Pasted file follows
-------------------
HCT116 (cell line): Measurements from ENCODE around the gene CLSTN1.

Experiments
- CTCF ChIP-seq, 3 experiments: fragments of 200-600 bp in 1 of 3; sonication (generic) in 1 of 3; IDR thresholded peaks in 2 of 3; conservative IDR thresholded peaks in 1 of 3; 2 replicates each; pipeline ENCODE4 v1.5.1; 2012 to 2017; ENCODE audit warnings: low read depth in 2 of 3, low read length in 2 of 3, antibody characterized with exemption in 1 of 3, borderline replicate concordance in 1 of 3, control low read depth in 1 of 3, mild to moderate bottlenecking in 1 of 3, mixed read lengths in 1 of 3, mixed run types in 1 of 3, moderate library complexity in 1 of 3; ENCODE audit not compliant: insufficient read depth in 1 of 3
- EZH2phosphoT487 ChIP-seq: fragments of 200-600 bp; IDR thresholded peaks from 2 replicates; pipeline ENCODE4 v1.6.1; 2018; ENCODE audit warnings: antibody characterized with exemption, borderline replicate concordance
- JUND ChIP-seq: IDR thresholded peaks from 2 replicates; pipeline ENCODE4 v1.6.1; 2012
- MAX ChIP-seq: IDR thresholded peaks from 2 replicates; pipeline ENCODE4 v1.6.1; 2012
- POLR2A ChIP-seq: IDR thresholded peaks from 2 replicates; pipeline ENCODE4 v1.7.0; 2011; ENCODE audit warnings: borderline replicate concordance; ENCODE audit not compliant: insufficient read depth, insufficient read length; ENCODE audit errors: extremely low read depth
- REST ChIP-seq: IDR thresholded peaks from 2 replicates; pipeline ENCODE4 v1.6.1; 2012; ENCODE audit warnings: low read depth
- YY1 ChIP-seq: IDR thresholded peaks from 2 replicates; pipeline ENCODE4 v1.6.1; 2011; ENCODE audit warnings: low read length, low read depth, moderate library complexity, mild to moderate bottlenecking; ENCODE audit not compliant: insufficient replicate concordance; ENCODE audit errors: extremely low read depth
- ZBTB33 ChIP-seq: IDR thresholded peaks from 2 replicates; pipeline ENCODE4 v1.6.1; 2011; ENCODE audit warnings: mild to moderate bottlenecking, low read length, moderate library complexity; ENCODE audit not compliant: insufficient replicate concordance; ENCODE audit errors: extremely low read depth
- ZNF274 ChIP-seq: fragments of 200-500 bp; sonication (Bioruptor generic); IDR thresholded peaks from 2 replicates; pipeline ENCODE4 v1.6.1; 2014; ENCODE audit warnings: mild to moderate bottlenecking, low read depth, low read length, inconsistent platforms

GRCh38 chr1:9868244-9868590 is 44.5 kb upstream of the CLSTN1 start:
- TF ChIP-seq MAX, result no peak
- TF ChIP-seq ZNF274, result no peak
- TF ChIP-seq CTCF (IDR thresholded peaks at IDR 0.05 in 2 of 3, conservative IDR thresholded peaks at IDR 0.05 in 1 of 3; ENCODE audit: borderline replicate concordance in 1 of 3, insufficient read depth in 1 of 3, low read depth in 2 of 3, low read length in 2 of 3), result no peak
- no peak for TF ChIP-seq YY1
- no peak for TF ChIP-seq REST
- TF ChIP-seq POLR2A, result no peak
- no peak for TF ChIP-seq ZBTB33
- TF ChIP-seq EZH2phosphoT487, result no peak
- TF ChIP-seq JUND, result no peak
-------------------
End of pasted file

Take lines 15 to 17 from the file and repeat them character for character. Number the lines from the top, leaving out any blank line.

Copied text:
- TF ChIP-seq CTCF (IDR thresholded peaks at IDR 0.05 in 2 of 3, conservative IDR thresholded peaks at IDR 0.05 in 1 of 3; ENCODE audit: borderline replicate concordance in 1 of 3, insufficient read depth in 1 of 3, low read depth in 2 of 3, low read length in 2 of 3), result no peak
- no peak for TF ChIP-seq YY1
- no peak for TF ChIP-seq REST